Carbon Markets 101
Carbon Markets 101
The Australian carbon market was established by the Carbon Farming Initiative Act 2011 (CFI Act) The CFI Act was amended to include the Emission Reduction Fund (ERF) and the Safeguard Mechanism (CFI ACT Amended 2014).
Generally, the methodologies, measurement, verification, and issuance of carbon credits are referred to as the “CFI”, and the original A$2.5 billion-dollar fund set aside to procure Australian Carbon Credit Units is referred to as the “ERF”.
To date, the demand within the Australian carbon market has been dominated by the ERF Auction and contracting procurement process through a ‘reverse auction’ for a ‘Carbon Abatement Contract’ (CAC) with up to 10-year contract duration. The auction and the subsequent contracts awarded to successful bidders, has set the benchmark for pricing the long run marginal cost of abatement in the market.
- Carbon projects reduce emissions and sequester carbon dioxide from the atmosphere and create direct, measurable positive impacts on the environment.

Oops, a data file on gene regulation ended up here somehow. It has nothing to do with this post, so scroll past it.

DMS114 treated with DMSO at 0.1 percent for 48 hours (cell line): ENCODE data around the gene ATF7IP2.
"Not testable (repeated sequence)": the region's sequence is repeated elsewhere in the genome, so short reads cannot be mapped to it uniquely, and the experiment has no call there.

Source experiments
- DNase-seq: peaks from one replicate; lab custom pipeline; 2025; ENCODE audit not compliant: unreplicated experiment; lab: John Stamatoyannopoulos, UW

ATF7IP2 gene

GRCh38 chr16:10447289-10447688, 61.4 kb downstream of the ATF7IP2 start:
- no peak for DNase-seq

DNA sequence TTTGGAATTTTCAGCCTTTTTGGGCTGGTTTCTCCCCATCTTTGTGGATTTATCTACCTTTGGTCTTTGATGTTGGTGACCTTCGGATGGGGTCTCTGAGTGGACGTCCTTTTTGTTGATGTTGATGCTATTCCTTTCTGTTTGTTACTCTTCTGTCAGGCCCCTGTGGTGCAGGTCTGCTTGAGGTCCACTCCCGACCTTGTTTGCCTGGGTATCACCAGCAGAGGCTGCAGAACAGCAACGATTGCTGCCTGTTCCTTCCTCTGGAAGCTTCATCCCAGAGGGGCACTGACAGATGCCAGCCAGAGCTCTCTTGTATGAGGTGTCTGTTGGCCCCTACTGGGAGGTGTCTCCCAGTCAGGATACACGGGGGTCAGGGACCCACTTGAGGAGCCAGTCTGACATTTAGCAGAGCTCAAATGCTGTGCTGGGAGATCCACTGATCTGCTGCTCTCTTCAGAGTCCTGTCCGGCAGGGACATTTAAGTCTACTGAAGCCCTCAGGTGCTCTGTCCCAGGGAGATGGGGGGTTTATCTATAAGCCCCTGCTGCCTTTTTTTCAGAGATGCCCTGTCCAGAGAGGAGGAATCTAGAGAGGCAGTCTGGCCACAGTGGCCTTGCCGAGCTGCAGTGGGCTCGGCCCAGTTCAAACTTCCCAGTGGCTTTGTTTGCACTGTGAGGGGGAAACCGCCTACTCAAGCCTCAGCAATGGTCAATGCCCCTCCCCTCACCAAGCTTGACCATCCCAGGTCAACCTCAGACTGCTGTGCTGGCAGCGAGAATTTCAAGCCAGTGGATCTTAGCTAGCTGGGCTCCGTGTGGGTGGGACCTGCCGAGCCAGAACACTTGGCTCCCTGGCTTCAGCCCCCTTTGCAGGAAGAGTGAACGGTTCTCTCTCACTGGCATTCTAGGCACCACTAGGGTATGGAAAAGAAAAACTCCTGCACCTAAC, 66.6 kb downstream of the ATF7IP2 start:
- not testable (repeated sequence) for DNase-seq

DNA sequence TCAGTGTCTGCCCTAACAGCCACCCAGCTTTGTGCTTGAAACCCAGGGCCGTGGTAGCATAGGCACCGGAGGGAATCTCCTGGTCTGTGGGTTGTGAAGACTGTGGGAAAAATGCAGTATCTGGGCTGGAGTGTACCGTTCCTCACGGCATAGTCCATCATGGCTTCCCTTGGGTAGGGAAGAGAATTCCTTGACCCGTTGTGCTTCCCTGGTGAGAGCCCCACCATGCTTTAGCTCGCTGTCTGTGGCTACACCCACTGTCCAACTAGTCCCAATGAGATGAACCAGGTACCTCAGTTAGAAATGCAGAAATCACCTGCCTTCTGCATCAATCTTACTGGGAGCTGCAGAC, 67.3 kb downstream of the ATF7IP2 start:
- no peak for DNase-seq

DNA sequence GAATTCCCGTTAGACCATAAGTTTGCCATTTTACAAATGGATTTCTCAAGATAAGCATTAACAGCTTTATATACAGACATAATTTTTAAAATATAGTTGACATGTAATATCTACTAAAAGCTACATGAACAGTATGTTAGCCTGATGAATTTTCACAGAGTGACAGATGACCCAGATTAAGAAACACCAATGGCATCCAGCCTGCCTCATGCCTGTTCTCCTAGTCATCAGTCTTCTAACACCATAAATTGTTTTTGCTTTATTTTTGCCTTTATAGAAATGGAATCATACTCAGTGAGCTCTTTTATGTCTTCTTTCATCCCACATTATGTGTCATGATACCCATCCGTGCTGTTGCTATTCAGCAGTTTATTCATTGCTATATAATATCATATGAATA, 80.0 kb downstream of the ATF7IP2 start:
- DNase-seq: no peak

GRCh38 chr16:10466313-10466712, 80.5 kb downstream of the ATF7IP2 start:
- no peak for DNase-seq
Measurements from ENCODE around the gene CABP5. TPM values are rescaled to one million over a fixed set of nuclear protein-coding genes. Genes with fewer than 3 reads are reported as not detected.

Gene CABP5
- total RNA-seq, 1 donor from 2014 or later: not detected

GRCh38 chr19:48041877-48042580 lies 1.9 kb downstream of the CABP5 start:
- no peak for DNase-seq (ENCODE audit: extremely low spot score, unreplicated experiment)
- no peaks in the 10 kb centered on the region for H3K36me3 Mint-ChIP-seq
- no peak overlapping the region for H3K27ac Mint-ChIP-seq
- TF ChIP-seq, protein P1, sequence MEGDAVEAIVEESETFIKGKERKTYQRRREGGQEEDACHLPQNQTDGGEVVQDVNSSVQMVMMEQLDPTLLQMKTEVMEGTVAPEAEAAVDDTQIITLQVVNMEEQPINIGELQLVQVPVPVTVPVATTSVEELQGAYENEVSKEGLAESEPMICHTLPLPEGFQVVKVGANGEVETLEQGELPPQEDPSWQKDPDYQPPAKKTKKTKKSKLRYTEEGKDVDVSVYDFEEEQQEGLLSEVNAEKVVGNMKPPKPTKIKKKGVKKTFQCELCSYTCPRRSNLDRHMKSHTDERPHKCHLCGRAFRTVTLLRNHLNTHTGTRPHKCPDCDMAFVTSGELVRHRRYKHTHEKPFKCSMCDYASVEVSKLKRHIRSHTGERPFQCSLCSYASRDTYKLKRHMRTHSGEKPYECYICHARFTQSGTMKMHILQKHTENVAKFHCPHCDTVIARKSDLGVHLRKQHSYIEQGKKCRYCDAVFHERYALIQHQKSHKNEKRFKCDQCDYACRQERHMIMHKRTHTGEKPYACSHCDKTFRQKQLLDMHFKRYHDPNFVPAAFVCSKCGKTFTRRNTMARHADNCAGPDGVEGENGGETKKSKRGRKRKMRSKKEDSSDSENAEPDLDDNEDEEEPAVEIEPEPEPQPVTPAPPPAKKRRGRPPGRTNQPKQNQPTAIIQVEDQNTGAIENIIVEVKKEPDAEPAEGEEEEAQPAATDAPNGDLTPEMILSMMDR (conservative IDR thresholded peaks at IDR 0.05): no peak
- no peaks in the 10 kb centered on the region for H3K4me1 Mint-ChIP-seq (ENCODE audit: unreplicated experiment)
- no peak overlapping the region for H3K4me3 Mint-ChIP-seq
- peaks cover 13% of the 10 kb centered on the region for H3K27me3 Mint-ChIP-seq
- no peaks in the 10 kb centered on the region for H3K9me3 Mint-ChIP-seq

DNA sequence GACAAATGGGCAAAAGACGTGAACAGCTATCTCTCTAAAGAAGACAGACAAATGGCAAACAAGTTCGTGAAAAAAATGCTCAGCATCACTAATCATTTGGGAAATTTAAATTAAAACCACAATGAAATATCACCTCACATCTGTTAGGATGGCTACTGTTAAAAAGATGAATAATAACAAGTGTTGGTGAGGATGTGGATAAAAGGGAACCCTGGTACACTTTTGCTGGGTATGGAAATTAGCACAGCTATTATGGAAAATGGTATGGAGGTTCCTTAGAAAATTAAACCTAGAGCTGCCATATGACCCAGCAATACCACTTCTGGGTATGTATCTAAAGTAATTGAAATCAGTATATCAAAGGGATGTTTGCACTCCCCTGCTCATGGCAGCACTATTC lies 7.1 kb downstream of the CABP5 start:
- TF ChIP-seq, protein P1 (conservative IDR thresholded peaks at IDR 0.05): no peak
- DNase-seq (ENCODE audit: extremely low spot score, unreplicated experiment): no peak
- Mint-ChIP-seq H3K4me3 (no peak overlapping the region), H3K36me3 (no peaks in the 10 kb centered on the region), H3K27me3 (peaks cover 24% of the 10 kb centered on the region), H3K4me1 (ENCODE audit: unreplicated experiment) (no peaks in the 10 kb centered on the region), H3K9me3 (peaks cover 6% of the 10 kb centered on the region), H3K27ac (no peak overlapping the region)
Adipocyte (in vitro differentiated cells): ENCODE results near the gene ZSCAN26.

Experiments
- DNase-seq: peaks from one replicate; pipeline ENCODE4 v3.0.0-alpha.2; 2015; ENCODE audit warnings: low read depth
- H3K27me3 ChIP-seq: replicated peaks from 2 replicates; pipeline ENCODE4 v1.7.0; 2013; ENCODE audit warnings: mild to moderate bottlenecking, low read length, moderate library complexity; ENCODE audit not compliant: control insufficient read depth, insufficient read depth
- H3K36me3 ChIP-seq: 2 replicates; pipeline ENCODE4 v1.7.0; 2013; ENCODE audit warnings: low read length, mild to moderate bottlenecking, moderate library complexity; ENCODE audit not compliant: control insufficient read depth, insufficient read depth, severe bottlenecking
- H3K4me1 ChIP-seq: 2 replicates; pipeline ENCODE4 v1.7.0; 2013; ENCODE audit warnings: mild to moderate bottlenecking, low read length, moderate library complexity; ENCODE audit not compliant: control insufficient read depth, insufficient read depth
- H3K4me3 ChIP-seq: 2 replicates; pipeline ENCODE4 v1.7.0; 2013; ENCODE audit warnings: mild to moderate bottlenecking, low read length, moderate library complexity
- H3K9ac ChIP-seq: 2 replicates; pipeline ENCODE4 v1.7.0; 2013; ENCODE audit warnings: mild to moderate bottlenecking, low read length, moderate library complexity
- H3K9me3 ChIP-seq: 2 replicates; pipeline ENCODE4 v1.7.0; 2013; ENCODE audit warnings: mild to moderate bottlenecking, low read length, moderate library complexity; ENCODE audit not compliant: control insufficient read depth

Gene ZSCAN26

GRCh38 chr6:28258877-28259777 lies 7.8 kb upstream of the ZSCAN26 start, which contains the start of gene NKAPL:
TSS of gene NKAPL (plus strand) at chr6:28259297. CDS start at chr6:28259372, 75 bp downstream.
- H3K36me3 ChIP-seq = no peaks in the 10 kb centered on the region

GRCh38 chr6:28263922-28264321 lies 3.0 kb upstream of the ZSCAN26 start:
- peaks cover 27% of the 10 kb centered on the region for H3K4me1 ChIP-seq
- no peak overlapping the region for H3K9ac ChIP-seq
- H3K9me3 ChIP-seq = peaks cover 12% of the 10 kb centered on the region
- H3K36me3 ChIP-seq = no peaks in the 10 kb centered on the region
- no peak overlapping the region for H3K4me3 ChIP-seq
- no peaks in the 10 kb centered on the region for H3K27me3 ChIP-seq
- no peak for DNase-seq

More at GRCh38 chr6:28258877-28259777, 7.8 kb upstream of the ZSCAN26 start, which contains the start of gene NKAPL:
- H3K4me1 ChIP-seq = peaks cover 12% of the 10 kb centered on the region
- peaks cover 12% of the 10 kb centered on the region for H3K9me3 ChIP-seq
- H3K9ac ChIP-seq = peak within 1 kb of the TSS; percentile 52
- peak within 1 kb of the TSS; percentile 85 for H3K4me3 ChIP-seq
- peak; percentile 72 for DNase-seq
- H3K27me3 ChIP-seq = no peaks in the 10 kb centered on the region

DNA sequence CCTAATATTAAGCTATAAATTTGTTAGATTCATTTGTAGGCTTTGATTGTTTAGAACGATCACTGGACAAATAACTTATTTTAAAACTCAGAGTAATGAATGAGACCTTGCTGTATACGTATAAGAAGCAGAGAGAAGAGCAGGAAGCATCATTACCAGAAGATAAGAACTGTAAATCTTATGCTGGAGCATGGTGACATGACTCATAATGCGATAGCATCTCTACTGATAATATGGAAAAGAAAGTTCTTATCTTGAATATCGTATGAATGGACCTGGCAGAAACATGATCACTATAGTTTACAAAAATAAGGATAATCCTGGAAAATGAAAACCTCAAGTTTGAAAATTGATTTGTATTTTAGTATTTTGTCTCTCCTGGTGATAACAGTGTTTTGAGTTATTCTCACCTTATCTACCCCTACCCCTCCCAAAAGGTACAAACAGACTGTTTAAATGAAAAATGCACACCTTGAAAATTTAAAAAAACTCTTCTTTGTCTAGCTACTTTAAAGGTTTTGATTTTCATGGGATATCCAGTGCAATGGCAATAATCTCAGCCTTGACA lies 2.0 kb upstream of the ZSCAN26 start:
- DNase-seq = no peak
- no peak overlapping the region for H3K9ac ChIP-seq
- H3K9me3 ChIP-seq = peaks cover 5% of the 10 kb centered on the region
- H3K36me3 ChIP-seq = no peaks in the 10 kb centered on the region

- Vegetation projects are the main project type in Australia, protecting forests and reforesting degraded landscapes providing positive biodiversity, water quality and social outcomes.
- Establishing a carbon project requires long term contracts for the sale of carbon credits, currently only provided by the government’s emissions reduction fund.
- Carbon Credits are traded around the world in nearly every major economy.
- Australian Carbon Credit Units (ACCUs) are a financial product under the Corporations Act and are tradeable as per any commodity.
- An ACCU represents 1 tonne of CO2 equivalent emissions (tCO2e) being offset.
- Long term forward contracts for ACCUs are the primary purchasing method (currently almost solely by Government), with spot trading being relatively minor at present.
- ACCU holdings are held in the Australian National Registry of Emissions Units (ANREU).
- As a ‘regulated market’, returns are dictated by policy settings. Current carbon policy settings are as low as they could be, with any changes to policy adding demand and driving prices.